What we learned from the Division Round: Dak Prescott comes small; The Bengals O-line sets up the running game


The divisional round of the playoffs certainly disproved some of the narratives that persisted in the NFL throughout the year. Perhaps the Dallas Cowboys just aren’t the Super Bowl contender they originally thought they were over the past several months or the Cincinnati Bengals really is the best team in the AFC (despite their 2-3 start to the season).


Where do the Buffalo Bills go from here after a huge loss to the Bengals? How about the cowboys moving forward? Both teams can’t watch their seasons in the same way as the New York Giants and Jacksonville Jaguars, two teams who surprisingly made the divisional round after being two of the worst teams in football for several seasons. There is reason for optimism in Jacksonville and New York.

As for the teams that made it to the conference championship weekend? Can Patrick Mahomes and the Kansas City Chiefs finally defeat their kryptonite from Joe Borough and the Cincinnati Bengals? Can the San Francisco 49ers and No. 1 Defense continue the “Defense Wins Championships” mantra and defeat the NFC’s No. 1 offense Philadelphia Eagles?

Split weekend certainly provided plenty of answers, especially with the conference championship games next week. This is what we learned in the divisional round of the playoffs from each team.

Defense rose to the occasion with Patrick Mahomes injured: Chiefs are 54-3 when they hold opponents to fewer than 27 points, including postseason play. Taking advantage of this statistic, the defense did a very good job of holding Jacksonville to 20 points in the 27-20 win.

Was it a perfect performance? No, but it was good enough. The Jaguars had 144 rushing yards and averaged 7.6 yards per carry while going 7-of-13 in the third, but the Chiefs forced a 27–20 Trevor Lawrence interception late in the fourth quarter and hit him seven times.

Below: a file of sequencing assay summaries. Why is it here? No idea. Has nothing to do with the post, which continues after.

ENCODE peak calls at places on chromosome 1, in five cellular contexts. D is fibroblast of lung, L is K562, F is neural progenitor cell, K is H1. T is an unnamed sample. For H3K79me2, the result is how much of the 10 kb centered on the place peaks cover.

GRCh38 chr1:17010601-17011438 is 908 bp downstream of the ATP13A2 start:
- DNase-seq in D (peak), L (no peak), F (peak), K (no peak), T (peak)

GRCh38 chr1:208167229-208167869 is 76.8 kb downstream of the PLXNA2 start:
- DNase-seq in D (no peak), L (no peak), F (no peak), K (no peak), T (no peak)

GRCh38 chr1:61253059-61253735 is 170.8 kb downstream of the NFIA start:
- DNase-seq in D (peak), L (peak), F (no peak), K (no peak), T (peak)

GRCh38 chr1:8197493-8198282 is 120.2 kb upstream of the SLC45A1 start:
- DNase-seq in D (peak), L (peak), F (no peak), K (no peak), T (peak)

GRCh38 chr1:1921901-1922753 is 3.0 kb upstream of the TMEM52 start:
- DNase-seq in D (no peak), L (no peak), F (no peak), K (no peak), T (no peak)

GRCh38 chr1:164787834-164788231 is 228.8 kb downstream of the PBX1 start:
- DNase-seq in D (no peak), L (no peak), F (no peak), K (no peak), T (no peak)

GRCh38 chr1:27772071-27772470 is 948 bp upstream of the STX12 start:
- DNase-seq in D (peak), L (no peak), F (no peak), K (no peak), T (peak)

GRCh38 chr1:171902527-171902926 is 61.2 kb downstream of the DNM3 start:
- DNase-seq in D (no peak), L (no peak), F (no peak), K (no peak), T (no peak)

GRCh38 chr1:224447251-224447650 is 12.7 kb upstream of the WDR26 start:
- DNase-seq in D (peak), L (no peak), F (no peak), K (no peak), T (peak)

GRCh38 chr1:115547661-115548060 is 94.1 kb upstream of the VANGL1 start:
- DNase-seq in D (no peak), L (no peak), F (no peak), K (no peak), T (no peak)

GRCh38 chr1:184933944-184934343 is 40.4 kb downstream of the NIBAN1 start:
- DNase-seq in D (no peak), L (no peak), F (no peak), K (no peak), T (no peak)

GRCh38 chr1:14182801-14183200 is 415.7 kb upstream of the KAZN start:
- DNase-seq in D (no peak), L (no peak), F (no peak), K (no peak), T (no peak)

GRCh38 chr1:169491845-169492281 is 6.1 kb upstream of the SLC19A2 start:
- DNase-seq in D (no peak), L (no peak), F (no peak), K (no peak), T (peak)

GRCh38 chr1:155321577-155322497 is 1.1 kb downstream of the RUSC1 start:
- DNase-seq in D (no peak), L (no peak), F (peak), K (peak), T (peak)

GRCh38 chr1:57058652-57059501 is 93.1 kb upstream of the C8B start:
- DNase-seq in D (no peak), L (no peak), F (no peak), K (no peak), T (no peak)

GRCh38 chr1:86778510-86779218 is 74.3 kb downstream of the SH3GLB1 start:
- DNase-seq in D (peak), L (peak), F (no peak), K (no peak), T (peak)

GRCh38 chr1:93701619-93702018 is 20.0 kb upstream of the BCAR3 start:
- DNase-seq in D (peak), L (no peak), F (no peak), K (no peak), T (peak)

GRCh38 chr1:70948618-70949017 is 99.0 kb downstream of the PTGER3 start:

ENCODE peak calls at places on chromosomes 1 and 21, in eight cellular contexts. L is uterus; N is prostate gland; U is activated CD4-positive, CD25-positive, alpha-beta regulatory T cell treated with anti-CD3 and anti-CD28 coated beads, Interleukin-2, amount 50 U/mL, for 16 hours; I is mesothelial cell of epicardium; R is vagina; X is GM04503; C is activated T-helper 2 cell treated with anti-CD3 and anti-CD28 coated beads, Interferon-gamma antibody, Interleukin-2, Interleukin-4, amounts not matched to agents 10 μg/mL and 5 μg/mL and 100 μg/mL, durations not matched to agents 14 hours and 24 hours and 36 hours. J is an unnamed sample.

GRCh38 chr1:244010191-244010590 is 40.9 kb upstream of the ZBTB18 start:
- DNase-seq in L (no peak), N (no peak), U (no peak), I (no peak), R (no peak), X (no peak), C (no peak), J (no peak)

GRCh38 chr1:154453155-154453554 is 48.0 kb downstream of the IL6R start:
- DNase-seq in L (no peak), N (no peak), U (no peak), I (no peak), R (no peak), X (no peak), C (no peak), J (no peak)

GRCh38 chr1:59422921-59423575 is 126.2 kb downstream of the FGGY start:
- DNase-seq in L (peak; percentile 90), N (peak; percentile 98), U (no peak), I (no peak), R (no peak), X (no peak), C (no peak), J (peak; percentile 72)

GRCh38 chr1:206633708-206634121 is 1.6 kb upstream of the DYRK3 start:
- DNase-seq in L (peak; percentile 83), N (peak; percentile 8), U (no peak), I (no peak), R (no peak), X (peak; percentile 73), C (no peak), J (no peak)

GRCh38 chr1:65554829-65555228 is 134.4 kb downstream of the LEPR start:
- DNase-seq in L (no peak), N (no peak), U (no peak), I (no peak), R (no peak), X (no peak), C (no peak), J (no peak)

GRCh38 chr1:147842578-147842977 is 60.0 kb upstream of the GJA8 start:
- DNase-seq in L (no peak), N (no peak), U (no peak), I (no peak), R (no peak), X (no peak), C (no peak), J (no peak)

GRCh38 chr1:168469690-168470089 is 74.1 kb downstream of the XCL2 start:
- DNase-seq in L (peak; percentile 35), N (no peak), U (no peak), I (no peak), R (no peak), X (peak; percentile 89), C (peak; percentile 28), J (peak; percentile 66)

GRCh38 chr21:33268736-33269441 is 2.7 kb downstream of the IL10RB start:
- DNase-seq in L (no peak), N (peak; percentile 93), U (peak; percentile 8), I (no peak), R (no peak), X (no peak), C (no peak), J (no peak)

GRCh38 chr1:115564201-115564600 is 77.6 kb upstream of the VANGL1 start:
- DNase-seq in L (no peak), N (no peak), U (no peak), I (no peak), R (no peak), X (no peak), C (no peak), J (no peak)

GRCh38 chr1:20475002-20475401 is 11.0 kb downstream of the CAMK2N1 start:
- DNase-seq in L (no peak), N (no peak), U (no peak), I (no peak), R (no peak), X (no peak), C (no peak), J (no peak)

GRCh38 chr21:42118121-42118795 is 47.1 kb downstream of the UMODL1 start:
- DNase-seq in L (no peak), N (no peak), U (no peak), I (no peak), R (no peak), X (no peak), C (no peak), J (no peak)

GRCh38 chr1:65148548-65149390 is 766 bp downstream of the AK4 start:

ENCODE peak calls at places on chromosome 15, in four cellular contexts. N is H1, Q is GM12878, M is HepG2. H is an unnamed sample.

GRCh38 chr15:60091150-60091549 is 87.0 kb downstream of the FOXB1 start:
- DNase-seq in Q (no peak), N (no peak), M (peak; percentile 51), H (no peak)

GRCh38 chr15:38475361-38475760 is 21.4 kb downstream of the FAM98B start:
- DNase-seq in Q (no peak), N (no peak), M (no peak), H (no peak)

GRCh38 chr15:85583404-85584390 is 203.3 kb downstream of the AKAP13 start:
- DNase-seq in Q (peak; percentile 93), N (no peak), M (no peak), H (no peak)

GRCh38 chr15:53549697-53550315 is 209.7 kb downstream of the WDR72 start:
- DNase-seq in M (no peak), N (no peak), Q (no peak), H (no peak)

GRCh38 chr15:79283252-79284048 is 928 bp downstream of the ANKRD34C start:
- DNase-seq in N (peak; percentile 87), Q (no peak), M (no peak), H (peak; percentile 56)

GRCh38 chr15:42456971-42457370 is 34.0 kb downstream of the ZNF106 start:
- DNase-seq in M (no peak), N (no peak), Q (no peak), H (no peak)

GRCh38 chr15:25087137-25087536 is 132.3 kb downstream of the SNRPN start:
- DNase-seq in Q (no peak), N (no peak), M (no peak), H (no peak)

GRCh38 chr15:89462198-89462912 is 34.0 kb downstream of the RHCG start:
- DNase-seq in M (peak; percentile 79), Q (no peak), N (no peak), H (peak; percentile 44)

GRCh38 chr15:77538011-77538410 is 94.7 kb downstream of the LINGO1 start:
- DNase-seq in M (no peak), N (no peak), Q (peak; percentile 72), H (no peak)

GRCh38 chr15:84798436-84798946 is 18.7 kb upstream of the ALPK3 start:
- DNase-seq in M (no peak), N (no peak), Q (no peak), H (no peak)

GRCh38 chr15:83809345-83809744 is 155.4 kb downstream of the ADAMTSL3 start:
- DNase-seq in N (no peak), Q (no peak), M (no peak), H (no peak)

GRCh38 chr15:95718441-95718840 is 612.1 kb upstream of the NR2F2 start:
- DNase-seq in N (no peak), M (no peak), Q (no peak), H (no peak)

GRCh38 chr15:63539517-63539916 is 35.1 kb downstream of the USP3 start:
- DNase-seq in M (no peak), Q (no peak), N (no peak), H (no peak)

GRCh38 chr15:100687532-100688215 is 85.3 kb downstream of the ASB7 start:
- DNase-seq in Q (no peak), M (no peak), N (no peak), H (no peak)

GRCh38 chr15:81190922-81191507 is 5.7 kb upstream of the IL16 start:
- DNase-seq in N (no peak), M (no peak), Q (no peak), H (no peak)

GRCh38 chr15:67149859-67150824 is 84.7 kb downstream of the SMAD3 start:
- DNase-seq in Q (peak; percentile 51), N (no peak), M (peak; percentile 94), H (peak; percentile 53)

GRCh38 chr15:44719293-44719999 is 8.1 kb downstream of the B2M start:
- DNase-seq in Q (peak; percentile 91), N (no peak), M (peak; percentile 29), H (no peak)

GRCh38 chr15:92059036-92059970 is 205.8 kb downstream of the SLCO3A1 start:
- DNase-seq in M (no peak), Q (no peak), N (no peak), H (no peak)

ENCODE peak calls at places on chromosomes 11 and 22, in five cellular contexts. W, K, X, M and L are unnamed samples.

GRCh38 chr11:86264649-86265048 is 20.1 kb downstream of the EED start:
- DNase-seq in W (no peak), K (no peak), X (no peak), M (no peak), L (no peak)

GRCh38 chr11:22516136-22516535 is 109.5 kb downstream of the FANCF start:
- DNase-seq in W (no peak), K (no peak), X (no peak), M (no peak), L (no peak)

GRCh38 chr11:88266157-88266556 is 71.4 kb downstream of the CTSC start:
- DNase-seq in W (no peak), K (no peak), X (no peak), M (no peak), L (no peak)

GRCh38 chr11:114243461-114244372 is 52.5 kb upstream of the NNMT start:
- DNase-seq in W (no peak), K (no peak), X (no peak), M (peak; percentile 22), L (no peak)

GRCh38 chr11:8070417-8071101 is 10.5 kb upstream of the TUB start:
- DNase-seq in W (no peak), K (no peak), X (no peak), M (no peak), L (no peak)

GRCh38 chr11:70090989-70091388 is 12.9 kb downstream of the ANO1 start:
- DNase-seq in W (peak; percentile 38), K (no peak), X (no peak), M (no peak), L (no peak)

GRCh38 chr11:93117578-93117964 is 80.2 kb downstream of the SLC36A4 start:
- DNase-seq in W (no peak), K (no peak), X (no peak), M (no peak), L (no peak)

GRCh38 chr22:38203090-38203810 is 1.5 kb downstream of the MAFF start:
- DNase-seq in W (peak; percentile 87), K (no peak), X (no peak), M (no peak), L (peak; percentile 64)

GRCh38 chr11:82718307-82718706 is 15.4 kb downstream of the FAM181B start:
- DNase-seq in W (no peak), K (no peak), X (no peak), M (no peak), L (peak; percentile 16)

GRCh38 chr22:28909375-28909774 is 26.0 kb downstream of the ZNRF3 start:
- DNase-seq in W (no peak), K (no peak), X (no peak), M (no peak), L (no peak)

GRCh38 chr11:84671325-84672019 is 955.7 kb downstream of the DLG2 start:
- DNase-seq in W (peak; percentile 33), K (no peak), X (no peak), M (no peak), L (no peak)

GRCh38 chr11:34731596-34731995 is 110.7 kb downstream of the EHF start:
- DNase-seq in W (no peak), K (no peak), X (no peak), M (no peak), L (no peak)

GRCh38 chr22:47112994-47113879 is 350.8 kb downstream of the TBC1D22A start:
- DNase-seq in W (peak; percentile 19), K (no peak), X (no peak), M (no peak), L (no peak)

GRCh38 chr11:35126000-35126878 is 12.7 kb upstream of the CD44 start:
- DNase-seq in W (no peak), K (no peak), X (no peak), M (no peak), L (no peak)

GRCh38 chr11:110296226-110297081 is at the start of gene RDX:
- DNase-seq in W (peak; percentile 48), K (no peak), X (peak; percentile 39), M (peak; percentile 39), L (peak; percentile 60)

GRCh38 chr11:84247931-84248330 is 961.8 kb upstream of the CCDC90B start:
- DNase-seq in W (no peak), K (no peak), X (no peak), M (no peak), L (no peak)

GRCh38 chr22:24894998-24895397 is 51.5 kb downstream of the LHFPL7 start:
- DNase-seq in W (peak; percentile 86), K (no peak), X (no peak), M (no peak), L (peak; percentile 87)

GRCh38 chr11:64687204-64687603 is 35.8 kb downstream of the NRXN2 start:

The defense stepped up during the second quarter when Mahomes was in the locker room, holding Jacksonville to three points in the second quarter and holding the lead at the break before Mahomes made a comeback.

Are Chiefs Defense Great? No, but this is Steve Spagnolo’s best unit since arriving in Kansas City. Less than 27 points seemed to be the magic number for victory, whether Mahomes was intact or not.

Drops that cost team chance when an upset occurs: The Jaguars managed to hang with the Chiefs throughout the game, but Jacksonville might have gone to the AFC Championship if it wasn’t for a few key drops. Trevor Lawrence found Christian Kirk on a deep pass that would have gone 55 yards in the second quarter, but Kirk dropped the pass and the Jaguars rallied for a field goal.

In a 17-7 game, Kirk needed that reception to put Jacksonville in the red and put some pressure on Kansas City. The Jaguars had another drop in the second quarter, as JaMycal Hasty was down on third and 19 forcing a Jaguars punt.

The Drippers had an impact on Lawrence in the third quarter, as he was 5 of 8 for 10 yards on two possessions as Jacksonville could gain no ground. The Jaguars offense seemed out of sync after Kirk’s fall—and it never really recovered.

Jacksonville will be back next year with the franchise quarterback in Lawrence and a roster that should get better. The Jaguars will learn from these mistakes as the young team continues to evolve.

Lynn Johnson is back in big: Johnson has spent the past three weeks rehabilitating and preparing for the opportunity to play in the postseason after delaying surgery for a torn adductor in his groin. How effective the best correct treatment will be is anyone’s guess.

Turns out, Johnson was his typical dominant self. He did not allow sacks, pressures, quarterback hits, and had a pressure rating of 0.0% on 26 pass-blocking snaps. His impact was felt against a pass by Giants rusher Kayvon Thibodeau, who had no pressure facing Johnson in the divisional round. The Eagles also ran for 268 yards, the second most in a postseason game in franchise history.

The Eagles offensive line is the best in football. With Johnson on the field, they are dominant.

The offensive line needs improvement this season: In each of the Giants’ three meetings with the Eagles, the offensive line has been no match for the front that has 70 sacks this season. The Giants allowed 60 pressures and 14 sacks in three games against the Eagles, with his 16 pressures and five sacks coming in Saturday’s loss.

New York allowed 49 sacks on the year, which was the fifth most in the NFL. Allowable pressures of 272 were second, and the compression rating of 43.4% was the highest. This is simply not good enough.